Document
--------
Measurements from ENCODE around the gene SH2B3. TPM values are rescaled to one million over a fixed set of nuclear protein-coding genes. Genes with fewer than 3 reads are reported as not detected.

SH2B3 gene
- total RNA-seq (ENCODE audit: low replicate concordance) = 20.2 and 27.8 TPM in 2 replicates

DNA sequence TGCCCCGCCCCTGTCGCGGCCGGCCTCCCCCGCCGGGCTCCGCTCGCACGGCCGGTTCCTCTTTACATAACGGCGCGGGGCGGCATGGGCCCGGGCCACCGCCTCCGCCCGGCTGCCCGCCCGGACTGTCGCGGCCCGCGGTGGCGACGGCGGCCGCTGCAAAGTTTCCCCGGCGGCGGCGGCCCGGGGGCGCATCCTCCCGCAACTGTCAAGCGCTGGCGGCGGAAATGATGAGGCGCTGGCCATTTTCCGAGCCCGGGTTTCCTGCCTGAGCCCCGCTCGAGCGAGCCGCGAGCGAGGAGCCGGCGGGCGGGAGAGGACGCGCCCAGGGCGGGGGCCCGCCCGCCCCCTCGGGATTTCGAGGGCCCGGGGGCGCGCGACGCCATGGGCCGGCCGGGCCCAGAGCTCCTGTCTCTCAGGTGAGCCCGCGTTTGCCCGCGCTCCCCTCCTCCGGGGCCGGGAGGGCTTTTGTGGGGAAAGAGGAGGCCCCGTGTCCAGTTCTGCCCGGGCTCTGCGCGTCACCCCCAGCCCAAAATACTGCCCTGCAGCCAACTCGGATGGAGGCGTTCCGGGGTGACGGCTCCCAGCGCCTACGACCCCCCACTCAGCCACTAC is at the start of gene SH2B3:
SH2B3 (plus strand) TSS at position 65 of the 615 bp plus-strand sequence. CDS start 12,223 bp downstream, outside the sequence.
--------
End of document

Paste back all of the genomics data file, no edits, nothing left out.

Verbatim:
Measurements from ENCODE around the gene SH2B3. TPM values are rescaled to one million over a fixed set of nuclear protein-coding genes. Genes with fewer than 3 reads are reported as not detected.

SH2B3 gene
- total RNA-seq (ENCODE audit: low replicate concordance) = 20.2 and 27.8 TPM in 2 replicates

DNA sequence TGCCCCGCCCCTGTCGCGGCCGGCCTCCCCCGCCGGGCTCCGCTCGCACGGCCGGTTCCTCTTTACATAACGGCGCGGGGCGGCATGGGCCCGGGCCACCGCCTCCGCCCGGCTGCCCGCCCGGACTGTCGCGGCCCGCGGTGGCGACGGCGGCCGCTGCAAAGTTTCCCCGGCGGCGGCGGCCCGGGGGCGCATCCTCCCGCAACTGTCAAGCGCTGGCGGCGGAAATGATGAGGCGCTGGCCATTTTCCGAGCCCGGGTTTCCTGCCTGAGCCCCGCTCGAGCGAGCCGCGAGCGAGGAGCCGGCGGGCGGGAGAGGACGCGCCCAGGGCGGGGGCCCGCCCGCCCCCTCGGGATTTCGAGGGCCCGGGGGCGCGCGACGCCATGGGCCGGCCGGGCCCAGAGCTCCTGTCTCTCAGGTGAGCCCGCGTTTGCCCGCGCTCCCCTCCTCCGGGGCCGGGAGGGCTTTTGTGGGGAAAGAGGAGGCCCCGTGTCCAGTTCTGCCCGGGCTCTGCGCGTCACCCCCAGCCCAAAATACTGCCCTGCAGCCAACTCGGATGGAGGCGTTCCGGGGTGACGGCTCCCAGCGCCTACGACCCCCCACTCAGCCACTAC is at the start of gene SH2B3:
SH2B3 (plus strand) TSS at position 65 of the 615 bp plus-strand sequence. CDS start 12,223 bp downstream, outside the sequence.